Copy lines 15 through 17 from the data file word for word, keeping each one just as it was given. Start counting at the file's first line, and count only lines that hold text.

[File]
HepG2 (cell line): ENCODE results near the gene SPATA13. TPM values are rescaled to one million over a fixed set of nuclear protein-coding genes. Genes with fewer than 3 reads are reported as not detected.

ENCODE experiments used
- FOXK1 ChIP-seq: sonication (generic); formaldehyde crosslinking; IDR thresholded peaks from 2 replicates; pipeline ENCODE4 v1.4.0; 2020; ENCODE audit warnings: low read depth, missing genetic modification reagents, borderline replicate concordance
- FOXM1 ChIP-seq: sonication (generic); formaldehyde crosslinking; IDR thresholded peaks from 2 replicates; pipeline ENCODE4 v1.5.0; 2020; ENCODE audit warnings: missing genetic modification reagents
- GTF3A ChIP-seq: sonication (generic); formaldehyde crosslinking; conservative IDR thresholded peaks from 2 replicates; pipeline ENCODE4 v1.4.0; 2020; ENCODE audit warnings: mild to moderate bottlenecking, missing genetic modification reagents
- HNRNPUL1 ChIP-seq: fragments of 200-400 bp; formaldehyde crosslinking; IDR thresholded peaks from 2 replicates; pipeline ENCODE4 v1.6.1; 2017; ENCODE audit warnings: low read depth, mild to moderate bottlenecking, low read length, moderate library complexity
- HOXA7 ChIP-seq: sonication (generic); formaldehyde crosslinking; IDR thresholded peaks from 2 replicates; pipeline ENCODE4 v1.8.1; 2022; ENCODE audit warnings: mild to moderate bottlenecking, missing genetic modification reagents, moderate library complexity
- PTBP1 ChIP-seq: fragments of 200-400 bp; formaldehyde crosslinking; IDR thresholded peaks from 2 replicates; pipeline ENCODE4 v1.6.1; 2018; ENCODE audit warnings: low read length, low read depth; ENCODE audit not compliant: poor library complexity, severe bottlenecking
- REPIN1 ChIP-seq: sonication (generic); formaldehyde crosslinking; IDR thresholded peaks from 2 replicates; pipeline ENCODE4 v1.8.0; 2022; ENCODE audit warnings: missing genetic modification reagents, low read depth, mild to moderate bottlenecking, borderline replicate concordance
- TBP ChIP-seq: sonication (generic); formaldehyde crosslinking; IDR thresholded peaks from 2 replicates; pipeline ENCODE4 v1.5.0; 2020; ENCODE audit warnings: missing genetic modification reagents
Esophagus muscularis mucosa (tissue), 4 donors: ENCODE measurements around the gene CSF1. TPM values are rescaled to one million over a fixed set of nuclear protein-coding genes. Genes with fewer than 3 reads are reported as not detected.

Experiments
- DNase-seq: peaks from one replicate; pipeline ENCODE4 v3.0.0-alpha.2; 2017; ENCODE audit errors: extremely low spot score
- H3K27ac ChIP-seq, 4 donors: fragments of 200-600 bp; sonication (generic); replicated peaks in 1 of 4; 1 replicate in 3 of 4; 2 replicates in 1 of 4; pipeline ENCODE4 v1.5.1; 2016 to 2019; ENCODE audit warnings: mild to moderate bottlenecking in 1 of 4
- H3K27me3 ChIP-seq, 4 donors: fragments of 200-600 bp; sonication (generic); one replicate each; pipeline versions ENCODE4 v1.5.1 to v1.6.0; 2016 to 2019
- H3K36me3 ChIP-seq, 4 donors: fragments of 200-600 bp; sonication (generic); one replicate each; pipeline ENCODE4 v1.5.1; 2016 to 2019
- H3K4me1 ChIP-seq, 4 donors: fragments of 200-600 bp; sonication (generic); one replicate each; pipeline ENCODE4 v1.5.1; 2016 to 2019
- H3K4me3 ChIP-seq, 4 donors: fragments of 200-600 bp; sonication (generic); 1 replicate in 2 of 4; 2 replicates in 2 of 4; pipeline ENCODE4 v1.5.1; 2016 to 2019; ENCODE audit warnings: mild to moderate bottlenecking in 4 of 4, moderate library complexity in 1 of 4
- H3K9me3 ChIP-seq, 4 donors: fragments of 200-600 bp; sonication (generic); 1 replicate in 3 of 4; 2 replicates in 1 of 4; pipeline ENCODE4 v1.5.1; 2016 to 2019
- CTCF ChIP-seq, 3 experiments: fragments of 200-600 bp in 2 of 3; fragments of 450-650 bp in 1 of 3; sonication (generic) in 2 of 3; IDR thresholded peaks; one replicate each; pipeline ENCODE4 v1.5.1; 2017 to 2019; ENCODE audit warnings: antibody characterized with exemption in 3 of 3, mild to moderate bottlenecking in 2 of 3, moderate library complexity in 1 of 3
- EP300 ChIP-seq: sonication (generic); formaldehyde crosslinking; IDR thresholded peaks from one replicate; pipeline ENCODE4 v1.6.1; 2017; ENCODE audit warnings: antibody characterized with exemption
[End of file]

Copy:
- H3K27me3 ChIP-seq, 4 donors: fragments of 200-600 bp; sonication (generic); one replicate each; pipeline versions ENCODE4 v1.5.1 to v1.6.0; 2016 to 2019
- H3K36me3 ChIP-seq, 4 donors: fragments of 200-600 bp; sonication (generic); one replicate each; pipeline ENCODE4 v1.5.1; 2016 to 2019
- H3K4me1 ChIP-seq, 4 donors: fragments of 200-600 bp; sonication (generic); one replicate each; pipeline ENCODE4 v1.5.1; 2016 to 2019